Wednesday, March 29, 2017

Absolution: Purchased by Christ, Declared by a Minister, not Granted by a Priest

According to the Catholic Church, "Absolution proper is that act of the priest whereby, in the Sacrament of Penance, he frees man from sin." That is, a Catholic member can go to his priest, confess his sins, and receive forgiveness from that priest. Granted, the article goes on to explain, "It presupposes on the part of the penitent, contrition, confession, and promise at least of satisfaction; on the part of the minister, valid reception of the Order of Priesthood and jurisdiction, granted by competent authority, over the person
receiving the sacrament." Notice what is not mentioned: the satisfaction for sin in Jesus Christ on the cross. Thus, the source of forgiveness is the dispensation of the church organization, not by the Person and work of the Savior.

The Catholic doctrine is explained as an application of the words of Jesus (John 20:20-23): "When He had said this, He showed them His hands and His side. Then the disciples were glad when they saw the Lord. Jesus said to them again, 'Peace be with you. As the Father has sent Me, even so I am sending you.' And when He had said this, He breathed on them and said to them, 'Receive the Holy Spirit. If you forgive the sins of any, they are forgiven them; if you withhold forgiveness from any, it is withheld.'" This passage is from one of the post-resurrection appearances of Jesus. Therefore, it was after, and presupposes, His redemptive work in the crucifixion and resurrection. Therefore, He had already achieved what Paul describes in Romans 3:25: "Jesus Christ, whom God put forward as a propitiation by His blood, to be received by faith."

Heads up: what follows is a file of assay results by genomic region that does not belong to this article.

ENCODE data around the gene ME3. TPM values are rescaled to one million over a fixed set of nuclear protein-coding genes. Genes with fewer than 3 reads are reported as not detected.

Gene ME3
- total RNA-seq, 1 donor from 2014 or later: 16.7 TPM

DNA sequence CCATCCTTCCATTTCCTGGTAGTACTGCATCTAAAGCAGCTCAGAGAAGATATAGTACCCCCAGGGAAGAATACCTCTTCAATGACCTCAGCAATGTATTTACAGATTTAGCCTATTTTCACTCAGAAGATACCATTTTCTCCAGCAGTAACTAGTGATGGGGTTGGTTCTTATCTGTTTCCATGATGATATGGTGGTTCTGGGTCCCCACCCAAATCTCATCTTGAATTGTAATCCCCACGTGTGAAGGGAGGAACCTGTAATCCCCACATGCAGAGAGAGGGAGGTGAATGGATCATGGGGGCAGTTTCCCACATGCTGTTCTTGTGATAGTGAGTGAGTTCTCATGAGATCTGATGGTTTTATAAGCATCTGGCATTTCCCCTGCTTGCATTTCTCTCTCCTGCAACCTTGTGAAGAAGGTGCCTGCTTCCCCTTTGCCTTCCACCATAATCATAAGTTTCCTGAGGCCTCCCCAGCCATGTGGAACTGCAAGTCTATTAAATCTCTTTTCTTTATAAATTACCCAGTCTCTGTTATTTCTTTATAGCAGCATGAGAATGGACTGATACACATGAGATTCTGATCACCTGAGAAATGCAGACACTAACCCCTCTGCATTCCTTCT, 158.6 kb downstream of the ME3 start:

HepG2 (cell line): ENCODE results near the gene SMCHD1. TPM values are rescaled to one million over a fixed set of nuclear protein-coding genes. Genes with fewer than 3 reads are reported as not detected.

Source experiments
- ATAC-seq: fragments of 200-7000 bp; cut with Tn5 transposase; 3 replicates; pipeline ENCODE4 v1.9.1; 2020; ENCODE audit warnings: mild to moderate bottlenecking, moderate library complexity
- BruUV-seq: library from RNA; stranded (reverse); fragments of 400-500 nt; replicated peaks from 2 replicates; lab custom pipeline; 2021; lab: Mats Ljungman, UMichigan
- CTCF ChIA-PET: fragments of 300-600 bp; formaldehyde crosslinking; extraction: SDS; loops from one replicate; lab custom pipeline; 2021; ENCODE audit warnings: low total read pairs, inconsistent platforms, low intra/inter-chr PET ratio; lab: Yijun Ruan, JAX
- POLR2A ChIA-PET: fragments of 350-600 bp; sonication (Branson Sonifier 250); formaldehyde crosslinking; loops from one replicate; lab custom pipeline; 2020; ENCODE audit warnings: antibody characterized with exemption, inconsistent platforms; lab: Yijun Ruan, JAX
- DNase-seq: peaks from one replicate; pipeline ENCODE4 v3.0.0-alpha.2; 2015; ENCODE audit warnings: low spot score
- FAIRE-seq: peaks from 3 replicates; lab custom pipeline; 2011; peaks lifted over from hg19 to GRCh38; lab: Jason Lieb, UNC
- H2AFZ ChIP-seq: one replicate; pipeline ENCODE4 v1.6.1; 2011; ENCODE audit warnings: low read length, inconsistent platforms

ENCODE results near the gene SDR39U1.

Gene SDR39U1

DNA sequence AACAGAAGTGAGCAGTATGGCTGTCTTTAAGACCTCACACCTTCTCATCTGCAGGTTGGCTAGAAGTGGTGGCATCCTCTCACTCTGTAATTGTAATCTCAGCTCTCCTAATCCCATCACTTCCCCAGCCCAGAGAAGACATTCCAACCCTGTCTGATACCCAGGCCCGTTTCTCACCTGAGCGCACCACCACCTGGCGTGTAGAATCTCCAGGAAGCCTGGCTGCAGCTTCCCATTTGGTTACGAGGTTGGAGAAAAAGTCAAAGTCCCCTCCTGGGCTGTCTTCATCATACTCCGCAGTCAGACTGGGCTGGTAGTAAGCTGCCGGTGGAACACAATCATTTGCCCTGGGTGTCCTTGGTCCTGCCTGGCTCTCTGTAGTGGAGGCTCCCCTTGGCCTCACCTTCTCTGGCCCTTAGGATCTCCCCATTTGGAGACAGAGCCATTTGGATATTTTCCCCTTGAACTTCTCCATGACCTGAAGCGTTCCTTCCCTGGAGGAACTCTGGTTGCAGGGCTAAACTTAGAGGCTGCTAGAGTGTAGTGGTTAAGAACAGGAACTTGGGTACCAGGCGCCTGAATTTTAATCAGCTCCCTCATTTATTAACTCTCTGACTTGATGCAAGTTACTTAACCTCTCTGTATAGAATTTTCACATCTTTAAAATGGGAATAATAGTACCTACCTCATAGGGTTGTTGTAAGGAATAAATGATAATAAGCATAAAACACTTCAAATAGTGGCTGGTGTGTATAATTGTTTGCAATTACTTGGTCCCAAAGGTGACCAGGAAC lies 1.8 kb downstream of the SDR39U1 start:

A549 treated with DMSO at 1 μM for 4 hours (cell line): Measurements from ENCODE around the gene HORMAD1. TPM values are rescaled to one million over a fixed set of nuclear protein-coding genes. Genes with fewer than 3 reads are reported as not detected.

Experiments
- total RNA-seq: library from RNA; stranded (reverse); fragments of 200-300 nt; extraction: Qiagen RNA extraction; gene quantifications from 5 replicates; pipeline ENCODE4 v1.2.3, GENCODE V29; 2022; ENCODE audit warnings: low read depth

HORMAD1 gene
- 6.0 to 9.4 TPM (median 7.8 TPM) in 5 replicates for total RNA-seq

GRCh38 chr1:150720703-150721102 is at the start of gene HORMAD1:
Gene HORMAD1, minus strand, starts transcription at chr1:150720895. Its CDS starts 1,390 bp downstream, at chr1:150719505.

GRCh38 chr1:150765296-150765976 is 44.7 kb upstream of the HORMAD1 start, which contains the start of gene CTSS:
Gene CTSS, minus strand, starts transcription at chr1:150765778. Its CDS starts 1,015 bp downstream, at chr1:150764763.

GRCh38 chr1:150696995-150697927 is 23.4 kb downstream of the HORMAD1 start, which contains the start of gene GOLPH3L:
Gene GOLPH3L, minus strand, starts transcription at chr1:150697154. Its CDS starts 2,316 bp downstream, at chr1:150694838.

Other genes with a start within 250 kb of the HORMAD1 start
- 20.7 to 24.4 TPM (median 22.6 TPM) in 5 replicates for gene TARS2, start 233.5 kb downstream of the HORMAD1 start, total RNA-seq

What that means is that Jesus wasn't giving an original power to the Apostles - much less to any church hierarchy - to forgive sins. Ministers, instead, have the authority to declare to the true believer what Jesus has done on his behalf (Romans 5:6): "While we were still weak, at the right time Christ died for the ungodly." If the person lacks faith, then any declaration by the minister is ineffectual (Matthew 10:13). It cannot save him apart from faith, not in the minister, but in Jesus Christ.

One may claim that there is no harm done by Rome to the person who understands the truth. And I would grant that (except, why then is he looking to a priest for absolution?). However, what about the person who doesn't understand? The harm is that he has been convinced to find his salvation in a man and the organization that man represents. And there can be none there! Rather, his only hope for absolution is by faith in the God-man who purchased that absolution on the cross two-thousand years ago. His conscience has been assuaged on a false basis, leaving him still in his sins! It is as if he has a cancer and thinks he has been cured by a sugar pill.

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